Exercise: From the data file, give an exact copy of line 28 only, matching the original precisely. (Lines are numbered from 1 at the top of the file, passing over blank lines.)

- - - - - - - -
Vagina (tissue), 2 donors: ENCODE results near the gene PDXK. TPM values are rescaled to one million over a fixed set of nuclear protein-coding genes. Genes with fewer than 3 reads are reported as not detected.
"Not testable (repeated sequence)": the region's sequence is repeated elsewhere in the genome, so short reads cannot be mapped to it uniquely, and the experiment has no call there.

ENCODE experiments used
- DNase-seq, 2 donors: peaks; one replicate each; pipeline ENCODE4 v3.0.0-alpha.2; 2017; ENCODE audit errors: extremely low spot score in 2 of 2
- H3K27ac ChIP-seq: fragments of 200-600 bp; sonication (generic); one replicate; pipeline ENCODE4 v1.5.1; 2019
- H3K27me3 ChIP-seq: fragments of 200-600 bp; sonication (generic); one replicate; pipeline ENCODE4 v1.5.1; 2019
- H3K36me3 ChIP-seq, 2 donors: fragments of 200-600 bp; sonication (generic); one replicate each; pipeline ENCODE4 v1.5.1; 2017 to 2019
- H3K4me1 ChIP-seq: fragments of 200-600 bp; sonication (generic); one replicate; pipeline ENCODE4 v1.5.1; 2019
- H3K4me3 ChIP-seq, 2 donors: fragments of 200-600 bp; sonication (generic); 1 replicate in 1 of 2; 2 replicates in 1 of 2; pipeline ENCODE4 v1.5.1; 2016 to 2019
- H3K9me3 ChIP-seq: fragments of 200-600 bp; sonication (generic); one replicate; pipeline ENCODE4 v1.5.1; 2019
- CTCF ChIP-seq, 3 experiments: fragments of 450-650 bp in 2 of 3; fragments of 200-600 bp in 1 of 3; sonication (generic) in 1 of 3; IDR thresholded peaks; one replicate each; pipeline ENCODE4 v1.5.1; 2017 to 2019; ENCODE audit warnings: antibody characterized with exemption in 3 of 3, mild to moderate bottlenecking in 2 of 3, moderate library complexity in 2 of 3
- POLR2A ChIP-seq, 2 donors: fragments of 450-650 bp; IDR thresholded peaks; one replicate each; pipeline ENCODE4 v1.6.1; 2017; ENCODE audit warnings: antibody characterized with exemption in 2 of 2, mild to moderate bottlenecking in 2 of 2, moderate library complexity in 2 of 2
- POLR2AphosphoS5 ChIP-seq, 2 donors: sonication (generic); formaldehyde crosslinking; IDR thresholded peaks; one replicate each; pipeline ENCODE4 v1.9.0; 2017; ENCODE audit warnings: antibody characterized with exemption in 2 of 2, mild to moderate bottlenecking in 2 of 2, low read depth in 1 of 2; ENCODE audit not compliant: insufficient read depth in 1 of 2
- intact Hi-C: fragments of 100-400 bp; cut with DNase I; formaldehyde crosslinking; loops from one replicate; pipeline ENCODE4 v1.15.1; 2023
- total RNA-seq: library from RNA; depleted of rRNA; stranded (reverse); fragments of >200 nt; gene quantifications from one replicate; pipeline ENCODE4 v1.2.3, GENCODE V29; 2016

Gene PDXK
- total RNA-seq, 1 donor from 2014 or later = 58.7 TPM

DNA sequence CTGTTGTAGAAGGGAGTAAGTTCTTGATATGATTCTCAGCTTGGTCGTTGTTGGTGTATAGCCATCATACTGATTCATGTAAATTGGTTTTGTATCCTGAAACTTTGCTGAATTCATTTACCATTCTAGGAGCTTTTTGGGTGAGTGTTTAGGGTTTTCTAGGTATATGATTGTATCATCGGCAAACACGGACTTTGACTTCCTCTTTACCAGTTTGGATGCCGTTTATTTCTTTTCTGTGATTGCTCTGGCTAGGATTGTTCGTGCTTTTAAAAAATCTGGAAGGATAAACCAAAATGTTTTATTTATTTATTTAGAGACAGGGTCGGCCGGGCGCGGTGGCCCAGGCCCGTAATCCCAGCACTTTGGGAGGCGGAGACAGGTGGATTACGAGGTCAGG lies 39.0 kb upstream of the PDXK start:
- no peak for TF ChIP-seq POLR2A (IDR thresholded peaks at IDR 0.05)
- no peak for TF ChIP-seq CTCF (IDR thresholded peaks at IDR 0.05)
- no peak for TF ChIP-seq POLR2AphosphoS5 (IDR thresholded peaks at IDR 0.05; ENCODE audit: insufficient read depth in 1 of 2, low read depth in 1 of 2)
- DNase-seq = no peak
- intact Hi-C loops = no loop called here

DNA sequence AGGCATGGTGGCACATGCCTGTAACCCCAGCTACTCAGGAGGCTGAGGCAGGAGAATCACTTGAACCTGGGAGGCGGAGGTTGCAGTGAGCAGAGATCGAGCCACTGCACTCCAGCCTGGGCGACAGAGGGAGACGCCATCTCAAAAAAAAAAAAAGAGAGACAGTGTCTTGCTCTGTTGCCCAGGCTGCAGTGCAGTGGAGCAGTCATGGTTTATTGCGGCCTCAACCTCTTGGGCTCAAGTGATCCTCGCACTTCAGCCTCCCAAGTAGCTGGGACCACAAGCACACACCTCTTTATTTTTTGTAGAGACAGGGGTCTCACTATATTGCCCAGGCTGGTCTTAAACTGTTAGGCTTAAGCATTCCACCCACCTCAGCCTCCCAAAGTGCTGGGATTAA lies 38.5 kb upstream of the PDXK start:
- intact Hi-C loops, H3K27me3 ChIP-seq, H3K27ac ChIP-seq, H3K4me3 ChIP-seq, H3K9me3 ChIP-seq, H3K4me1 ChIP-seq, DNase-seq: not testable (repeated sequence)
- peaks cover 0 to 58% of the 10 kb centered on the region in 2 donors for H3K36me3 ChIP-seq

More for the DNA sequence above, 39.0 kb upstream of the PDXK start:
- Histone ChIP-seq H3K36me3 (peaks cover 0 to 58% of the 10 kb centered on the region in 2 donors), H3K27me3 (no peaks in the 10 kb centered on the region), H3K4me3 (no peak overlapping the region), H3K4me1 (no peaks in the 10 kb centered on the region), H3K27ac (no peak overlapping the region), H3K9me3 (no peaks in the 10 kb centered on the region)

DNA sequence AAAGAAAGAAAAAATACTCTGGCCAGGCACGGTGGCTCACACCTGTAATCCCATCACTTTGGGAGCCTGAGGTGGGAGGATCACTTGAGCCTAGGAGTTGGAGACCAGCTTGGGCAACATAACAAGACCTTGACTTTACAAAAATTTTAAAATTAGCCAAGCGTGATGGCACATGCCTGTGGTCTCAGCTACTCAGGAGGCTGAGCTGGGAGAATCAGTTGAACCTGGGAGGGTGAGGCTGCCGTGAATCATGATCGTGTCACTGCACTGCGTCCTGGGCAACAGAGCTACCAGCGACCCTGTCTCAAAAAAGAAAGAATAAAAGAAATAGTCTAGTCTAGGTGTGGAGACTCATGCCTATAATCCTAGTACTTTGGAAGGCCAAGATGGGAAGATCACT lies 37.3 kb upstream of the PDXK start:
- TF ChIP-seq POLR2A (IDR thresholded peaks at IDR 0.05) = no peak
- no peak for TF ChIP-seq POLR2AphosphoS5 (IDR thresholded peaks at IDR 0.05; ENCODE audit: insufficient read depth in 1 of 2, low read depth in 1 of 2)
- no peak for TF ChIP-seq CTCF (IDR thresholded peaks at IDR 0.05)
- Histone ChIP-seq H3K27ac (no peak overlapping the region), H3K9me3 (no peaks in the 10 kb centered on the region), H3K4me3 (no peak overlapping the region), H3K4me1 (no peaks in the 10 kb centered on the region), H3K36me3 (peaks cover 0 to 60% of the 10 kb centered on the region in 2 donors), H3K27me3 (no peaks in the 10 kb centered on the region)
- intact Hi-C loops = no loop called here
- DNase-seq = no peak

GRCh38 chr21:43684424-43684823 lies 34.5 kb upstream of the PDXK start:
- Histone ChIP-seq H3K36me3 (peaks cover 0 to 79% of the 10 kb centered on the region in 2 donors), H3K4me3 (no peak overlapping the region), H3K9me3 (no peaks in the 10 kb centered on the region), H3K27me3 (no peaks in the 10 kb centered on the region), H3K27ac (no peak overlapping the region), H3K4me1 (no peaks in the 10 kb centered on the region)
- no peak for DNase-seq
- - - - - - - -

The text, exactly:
- Histone ChIP-seq H3K36me3 (peaks cover 0 to 58% of the 10 kb centered on the region in 2 donors), H3K27me3 (no peaks in the 10 kb centered on the region), H3K4me3 (no peak overlapping the region), H3K4me1 (no peaks in the 10 kb centered on the region), H3K27ac (no peak overlapping the region), H3K9me3 (no peaks in the 10 kb centered on the region)